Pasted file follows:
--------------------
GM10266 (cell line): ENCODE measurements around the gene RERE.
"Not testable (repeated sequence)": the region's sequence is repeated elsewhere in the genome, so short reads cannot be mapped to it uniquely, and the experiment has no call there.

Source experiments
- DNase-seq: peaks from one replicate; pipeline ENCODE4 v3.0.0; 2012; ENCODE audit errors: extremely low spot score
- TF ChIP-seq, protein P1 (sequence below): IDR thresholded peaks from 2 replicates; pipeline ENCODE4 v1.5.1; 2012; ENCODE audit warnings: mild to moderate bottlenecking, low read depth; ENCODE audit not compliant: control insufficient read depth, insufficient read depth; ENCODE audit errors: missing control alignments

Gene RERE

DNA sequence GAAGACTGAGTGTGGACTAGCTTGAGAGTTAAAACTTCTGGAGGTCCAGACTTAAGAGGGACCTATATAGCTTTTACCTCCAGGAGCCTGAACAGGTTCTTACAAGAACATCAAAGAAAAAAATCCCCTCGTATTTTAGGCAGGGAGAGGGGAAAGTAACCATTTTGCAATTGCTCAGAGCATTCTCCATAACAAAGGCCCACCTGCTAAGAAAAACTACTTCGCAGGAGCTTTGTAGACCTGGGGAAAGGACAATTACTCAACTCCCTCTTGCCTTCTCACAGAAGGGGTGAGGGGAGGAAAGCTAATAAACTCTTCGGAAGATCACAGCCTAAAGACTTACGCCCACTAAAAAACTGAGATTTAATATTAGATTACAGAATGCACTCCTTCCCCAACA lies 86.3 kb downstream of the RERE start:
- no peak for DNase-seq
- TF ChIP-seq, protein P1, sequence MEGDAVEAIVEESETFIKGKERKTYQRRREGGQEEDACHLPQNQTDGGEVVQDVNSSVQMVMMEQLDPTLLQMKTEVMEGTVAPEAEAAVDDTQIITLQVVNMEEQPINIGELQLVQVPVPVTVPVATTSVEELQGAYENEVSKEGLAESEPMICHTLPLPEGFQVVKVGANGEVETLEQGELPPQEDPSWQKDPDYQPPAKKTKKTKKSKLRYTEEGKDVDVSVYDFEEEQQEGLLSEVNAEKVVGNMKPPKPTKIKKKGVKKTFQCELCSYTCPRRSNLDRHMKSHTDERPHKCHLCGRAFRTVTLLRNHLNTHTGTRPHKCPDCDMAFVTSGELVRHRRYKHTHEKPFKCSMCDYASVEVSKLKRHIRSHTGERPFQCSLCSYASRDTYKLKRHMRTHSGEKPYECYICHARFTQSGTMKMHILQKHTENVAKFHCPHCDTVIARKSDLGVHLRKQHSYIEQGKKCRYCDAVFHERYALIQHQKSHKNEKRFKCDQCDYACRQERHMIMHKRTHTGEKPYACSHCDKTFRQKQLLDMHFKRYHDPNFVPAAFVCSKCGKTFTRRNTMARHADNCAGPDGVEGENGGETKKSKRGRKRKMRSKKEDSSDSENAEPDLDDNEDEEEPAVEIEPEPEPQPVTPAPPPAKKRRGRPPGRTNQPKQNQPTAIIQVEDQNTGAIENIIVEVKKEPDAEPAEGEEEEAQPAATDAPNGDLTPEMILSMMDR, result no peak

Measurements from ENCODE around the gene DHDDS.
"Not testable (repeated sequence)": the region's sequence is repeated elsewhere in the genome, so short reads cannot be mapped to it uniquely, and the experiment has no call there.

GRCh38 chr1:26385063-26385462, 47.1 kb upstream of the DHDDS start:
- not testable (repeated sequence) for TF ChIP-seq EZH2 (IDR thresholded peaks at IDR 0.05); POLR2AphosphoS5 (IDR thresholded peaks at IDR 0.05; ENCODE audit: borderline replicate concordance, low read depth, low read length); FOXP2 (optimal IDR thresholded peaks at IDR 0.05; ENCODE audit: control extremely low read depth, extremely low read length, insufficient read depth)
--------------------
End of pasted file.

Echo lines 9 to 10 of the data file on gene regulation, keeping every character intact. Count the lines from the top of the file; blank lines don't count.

- TF ChIP-seq, protein P1, sequence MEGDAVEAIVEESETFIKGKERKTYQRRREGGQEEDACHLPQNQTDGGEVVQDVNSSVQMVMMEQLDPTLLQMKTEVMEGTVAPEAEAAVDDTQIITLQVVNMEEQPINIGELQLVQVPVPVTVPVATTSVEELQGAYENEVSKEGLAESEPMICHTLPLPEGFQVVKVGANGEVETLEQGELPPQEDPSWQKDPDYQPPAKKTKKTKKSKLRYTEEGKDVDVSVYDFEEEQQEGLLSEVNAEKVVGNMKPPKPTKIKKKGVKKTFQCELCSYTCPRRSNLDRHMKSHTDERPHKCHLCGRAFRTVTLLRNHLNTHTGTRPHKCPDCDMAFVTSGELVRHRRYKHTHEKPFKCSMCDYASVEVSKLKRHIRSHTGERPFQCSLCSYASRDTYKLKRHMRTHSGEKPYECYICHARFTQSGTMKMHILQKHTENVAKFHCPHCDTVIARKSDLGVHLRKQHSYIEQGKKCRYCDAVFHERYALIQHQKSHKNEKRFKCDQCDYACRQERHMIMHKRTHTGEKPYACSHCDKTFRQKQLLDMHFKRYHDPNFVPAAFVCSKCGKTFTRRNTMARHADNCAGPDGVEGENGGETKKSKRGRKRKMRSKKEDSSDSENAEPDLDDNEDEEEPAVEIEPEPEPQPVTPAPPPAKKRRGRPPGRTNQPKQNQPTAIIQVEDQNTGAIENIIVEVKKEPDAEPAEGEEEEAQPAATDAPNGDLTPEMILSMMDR, result no peak

Measurements from ENCODE around the gene DHDDS.